We spoke with David about the history of mercury as an environmental contaminant, his research in advancing technology to monitor mercury around the globe, the effect of wildfire on atmospheric mercury concentrations, and the importance of thinking critically about our relationship with fire, including its role in Indigenous land relations. We also talked about David’s passion for teaching, and the value of experimenting in the classroom. He’s truly a rising star in the field of environmental science and it was a pleasure to hear about his journey thus far.

David's website: https://fewalab.ca/

Episode #28

The department of wild salmon with Alexandra Morton 

For this 1st episode of season 3, we welcomed author, scientist and activist, Alexandra Morton. In 2021, Alexandra published her book entitled Not on my watch: how a renegade whale biologist took on governments and industry to save wild salmon to great interest and acclaim. Her book details the history and controversy surrounding the impact of salmon farming on wild salmon populations on the coast of British Columbia. This episode was unique because we were also joined by students from the Conservation and Biodiversity field of our Master of Environmental Science program here at the University of Toronto-Scarborough. I assigned Alexandra’s book for my Scientific Literacy class this past semester and we invited the students to take part in the conversation with Alexandra, and as you’ll hear they had many fantastic questions about Alexandra’s science and activism, and also the more personal side of her journey.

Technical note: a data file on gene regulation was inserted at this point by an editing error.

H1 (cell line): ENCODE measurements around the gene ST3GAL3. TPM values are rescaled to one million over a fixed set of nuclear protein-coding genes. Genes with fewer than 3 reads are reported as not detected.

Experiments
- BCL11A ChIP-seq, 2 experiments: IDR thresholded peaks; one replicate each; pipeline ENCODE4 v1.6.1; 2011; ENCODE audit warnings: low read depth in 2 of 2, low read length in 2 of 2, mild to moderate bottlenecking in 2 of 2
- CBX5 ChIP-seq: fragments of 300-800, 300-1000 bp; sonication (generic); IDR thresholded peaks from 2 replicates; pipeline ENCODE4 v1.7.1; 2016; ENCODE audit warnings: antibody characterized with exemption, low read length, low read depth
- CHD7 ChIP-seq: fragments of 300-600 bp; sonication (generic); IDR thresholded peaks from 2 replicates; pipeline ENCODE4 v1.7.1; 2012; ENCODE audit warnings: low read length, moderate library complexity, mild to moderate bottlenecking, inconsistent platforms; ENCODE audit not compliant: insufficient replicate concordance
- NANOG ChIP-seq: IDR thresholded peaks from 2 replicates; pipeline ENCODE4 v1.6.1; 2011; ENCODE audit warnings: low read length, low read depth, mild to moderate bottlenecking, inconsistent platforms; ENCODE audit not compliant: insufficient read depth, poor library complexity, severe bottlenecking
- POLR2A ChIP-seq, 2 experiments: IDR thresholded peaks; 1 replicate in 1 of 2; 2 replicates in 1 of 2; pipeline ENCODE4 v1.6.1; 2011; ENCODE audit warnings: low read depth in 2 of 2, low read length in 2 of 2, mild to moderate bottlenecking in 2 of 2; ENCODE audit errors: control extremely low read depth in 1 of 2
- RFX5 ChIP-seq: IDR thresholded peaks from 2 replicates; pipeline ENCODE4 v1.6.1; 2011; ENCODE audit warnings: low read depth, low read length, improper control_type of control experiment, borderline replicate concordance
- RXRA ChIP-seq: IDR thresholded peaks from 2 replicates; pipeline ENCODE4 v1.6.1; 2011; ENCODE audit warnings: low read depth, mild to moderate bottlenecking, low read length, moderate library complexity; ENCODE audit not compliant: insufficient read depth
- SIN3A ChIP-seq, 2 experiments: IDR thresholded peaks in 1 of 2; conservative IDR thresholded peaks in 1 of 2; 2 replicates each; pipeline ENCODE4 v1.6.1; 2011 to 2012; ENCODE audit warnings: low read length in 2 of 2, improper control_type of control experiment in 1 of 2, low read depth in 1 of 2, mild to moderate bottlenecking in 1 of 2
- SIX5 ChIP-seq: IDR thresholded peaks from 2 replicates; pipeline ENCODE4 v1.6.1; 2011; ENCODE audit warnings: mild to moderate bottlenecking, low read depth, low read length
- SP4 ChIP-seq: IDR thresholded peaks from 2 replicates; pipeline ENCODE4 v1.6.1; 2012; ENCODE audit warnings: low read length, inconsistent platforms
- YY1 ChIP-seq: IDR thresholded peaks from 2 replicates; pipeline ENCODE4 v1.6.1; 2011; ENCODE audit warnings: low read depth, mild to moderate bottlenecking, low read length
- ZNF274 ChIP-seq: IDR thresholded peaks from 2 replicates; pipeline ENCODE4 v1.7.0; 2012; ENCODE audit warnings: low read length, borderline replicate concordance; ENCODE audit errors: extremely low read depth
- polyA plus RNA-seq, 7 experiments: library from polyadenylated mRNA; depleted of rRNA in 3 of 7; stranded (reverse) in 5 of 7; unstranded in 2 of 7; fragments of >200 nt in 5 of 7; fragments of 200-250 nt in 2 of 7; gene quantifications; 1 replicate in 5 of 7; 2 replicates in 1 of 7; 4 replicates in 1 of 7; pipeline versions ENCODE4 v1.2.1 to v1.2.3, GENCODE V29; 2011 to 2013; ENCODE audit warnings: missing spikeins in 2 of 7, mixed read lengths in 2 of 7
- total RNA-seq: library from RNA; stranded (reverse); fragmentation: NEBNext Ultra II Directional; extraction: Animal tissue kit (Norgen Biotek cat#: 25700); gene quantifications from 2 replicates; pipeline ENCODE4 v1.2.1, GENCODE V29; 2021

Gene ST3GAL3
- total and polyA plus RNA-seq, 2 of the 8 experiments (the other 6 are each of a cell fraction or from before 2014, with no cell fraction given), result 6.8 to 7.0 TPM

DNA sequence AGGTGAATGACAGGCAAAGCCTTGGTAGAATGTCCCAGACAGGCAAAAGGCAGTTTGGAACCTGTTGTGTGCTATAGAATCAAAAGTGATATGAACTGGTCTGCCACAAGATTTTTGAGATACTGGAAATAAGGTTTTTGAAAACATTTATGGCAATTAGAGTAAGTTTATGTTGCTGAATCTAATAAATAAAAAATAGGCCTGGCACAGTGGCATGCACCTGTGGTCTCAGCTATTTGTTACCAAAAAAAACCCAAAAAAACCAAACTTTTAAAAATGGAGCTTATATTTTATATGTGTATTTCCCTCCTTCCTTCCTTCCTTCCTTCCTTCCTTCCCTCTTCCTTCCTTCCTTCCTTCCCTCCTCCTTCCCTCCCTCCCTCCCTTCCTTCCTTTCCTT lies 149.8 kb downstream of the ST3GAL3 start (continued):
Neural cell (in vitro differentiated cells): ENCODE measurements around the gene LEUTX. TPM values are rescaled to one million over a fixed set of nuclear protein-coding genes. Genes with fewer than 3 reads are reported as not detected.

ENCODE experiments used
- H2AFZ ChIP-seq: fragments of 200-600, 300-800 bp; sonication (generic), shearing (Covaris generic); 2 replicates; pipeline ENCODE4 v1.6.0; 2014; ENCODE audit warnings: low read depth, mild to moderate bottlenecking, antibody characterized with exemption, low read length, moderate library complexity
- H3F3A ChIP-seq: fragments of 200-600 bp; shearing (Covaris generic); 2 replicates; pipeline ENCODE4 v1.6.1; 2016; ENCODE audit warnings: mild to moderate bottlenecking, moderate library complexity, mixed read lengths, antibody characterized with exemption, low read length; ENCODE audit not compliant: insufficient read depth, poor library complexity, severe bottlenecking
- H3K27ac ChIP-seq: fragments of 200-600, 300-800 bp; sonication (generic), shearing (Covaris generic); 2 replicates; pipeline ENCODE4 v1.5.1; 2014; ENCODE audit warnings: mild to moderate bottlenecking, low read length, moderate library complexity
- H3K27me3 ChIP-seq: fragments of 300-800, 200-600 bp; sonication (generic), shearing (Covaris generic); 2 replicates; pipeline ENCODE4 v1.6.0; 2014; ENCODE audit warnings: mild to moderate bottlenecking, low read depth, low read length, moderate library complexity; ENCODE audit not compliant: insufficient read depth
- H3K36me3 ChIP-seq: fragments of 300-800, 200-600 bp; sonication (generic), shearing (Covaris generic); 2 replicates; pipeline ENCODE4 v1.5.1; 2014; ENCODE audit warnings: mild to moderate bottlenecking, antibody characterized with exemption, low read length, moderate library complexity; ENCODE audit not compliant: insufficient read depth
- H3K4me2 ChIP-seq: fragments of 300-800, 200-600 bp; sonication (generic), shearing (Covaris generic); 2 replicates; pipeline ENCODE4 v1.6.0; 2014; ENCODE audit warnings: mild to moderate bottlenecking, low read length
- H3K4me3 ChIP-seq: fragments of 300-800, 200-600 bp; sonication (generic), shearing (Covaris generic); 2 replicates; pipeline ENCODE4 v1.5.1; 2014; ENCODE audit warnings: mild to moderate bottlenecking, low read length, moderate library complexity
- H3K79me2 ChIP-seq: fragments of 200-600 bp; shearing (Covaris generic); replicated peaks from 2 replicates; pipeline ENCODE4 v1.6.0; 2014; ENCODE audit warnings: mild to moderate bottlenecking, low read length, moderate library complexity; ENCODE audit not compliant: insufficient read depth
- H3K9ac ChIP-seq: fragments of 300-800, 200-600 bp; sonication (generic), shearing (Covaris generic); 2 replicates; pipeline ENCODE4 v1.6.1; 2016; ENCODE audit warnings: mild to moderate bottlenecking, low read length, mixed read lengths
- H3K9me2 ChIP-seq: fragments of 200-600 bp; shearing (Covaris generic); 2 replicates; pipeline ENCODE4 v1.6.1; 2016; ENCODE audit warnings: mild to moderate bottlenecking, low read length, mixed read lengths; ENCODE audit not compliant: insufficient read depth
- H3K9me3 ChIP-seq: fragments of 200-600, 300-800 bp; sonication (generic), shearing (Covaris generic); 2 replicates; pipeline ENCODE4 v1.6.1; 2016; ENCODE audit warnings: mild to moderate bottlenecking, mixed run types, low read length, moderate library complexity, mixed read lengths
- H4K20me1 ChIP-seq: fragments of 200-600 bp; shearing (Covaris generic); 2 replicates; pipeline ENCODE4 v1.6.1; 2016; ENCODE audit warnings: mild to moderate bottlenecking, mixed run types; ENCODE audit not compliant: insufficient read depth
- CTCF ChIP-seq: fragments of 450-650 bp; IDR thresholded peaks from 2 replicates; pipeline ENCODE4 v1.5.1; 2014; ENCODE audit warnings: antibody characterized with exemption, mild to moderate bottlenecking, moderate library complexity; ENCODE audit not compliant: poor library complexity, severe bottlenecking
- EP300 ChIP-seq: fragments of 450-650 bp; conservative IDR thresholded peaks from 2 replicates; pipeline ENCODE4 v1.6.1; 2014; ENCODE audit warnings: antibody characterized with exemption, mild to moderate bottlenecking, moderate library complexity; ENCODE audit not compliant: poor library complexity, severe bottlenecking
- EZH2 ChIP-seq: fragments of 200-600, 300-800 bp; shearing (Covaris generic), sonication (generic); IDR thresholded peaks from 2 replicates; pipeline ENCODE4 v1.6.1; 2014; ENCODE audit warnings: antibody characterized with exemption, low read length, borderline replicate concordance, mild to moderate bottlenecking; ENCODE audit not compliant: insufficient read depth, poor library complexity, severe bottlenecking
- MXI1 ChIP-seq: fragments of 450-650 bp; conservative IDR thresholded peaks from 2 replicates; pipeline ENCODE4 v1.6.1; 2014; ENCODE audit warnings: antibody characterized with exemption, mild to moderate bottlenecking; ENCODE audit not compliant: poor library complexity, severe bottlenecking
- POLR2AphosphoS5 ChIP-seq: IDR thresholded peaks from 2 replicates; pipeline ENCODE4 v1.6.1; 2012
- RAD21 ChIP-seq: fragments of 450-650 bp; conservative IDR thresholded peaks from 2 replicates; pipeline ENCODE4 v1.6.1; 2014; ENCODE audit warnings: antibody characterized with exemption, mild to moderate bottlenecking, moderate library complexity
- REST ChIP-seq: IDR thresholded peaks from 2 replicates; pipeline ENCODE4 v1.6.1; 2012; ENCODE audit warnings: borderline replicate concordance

We had a fascinating conversation with Alexandra where we explored the history and controversy of salmon farming in BC, including her scientific contributions on the ecological impact of salmon farming and her challenges towards both the work and actions of both the department of fisheries and oceans (which we refer to as DFO) and the provincial government of BC. The full extent of the story is also captured in the documentary the unofficial trial of Alexandra Morton, which details her experience testifying for the cohen commission on the decline of the Fraser River Sockeye. We also spoke about her relationship with Indigenous communities along the British Columbia coast and the variable positions of Indigenous governments on the practice of salmon farming.

It was truly an immersive conversation about a very complex topic, and one that demands a perspective grounded in scientific literacy. Alexandra’s work exposed the environmental externalities resulting from the poorly regulated salmon farming industry, and it was a privilege to speak to her about her story and her science. And we’d like to also thank the Master of Environmental Science students for being a huge part of the conversation.